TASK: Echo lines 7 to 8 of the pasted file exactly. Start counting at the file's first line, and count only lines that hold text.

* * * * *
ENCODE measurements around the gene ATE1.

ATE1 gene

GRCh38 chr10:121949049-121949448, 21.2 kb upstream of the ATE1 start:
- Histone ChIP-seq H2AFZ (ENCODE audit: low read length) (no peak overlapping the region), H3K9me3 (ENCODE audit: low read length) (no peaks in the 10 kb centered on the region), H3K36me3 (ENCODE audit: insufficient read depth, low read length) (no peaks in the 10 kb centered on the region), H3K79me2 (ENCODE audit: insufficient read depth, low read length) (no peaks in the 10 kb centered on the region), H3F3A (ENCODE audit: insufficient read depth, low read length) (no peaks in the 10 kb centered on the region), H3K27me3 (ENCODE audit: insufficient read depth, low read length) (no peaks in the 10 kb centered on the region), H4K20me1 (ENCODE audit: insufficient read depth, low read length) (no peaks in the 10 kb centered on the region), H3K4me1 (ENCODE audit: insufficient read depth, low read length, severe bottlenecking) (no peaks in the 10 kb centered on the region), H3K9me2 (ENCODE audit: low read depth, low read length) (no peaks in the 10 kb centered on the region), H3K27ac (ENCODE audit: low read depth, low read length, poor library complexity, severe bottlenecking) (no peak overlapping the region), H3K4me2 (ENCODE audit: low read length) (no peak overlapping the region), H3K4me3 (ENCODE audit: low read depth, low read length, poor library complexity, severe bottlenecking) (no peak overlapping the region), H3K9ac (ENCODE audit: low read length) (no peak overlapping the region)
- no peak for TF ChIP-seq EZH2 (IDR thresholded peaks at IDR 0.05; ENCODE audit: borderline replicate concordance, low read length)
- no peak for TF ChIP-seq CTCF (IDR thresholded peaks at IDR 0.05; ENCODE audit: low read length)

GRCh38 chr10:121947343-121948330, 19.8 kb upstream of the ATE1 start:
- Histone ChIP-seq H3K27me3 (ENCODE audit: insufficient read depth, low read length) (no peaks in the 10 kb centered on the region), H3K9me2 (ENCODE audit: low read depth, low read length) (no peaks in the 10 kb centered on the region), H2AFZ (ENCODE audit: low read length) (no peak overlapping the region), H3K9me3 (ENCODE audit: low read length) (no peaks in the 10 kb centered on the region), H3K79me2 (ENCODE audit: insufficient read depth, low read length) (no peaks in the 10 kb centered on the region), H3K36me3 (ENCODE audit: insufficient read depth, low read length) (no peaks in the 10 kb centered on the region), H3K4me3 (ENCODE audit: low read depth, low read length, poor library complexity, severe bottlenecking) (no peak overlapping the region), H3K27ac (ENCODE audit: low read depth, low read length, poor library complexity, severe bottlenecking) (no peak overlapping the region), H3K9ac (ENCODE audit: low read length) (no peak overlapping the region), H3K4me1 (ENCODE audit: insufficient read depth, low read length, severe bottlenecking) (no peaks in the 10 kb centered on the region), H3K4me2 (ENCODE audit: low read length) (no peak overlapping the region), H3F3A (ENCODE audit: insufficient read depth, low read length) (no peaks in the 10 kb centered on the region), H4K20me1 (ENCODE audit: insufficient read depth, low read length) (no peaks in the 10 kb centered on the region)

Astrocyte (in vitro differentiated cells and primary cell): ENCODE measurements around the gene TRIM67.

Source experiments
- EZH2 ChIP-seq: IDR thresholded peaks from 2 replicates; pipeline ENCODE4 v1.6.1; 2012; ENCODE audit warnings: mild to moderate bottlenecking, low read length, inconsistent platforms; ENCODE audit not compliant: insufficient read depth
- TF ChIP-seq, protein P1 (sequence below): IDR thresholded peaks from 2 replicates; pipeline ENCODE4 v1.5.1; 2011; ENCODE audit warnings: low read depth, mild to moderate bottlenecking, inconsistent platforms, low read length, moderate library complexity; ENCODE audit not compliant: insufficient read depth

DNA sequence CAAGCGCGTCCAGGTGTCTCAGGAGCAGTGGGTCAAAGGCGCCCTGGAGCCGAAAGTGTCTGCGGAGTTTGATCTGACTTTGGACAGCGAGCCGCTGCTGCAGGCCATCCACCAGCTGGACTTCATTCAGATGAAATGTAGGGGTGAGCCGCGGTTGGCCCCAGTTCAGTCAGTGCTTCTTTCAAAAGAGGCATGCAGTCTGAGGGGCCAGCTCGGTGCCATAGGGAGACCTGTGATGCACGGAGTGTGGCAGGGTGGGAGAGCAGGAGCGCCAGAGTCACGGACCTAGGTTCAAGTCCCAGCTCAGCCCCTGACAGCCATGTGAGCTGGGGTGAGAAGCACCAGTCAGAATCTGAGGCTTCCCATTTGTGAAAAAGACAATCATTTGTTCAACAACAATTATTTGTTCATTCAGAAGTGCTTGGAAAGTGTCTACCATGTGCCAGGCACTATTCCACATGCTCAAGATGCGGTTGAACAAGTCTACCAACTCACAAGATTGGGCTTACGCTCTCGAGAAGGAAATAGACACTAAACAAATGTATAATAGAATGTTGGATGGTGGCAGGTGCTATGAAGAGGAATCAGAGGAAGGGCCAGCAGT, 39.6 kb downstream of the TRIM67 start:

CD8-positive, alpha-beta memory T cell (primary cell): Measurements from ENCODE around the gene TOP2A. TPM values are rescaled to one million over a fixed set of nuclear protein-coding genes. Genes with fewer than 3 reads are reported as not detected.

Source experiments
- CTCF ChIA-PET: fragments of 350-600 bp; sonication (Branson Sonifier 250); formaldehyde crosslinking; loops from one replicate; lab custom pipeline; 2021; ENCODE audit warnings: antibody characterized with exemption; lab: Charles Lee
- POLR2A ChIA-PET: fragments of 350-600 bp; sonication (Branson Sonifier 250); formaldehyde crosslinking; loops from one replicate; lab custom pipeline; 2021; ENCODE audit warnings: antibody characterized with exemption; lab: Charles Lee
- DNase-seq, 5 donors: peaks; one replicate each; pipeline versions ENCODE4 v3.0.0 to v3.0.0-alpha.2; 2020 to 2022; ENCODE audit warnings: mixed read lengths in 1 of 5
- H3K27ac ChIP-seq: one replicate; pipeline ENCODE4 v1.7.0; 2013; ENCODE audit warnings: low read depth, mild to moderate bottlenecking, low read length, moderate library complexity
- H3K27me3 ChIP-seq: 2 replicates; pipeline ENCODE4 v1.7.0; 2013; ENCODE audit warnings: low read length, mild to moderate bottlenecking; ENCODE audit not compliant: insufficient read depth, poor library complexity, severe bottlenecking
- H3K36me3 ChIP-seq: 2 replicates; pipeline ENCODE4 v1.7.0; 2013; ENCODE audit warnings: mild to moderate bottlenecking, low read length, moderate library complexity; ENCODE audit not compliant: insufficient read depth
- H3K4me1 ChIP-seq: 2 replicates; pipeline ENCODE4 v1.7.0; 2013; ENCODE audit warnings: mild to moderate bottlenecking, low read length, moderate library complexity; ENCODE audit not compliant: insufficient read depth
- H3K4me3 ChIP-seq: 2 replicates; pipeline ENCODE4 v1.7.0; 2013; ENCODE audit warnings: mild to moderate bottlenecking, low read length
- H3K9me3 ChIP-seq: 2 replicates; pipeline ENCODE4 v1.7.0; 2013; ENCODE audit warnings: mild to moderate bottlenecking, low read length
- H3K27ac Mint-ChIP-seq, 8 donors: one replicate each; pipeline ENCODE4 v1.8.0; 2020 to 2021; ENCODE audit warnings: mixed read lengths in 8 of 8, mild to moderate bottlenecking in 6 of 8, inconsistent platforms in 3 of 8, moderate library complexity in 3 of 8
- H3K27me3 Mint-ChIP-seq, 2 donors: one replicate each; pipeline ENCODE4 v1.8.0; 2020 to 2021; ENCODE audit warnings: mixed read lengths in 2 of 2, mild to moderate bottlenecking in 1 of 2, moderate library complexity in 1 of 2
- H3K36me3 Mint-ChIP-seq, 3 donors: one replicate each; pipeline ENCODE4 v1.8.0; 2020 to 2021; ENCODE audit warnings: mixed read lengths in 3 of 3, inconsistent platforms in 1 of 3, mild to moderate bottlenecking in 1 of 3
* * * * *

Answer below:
GRCh38 chr10:121947343-121948330, 19.8 kb upstream of the ATE1 start:
- Histone ChIP-seq H3K27me3 (ENCODE audit: insufficient read depth, low read length) (no peaks in the 10 kb centered on the region), H3K9me2 (ENCODE audit: low read depth, low read length) (no peaks in the 10 kb centered on the region), H2AFZ (ENCODE audit: low read length) (no peak overlapping the region), H3K9me3 (ENCODE audit: low read length) (no peaks in the 10 kb centered on the region), H3K79me2 (ENCODE audit: insufficient read depth, low read length) (no peaks in the 10 kb centered on the region), H3K36me3 (ENCODE audit: insufficient read depth, low read length) (no peaks in the 10 kb centered on the region), H3K4me3 (ENCODE audit: low read depth, low read length, poor library complexity, severe bottlenecking) (no peak overlapping the region), H3K27ac (ENCODE audit: low read depth, low read length, poor library complexity, severe bottlenecking) (no peak overlapping the region), H3K9ac (ENCODE audit: low read length) (no peak overlapping the region), H3K4me1 (ENCODE audit: insufficient read depth, low read length, severe bottlenecking) (no peaks in the 10 kb centered on the region), H3K4me2 (ENCODE audit: low read length) (no peak overlapping the region), H3F3A (ENCODE audit: insufficient read depth, low read length) (no peaks in the 10 kb centered on the region), H4K20me1 (ENCODE audit: insufficient read depth, low read length) (no peaks in the 10 kb centered on the region)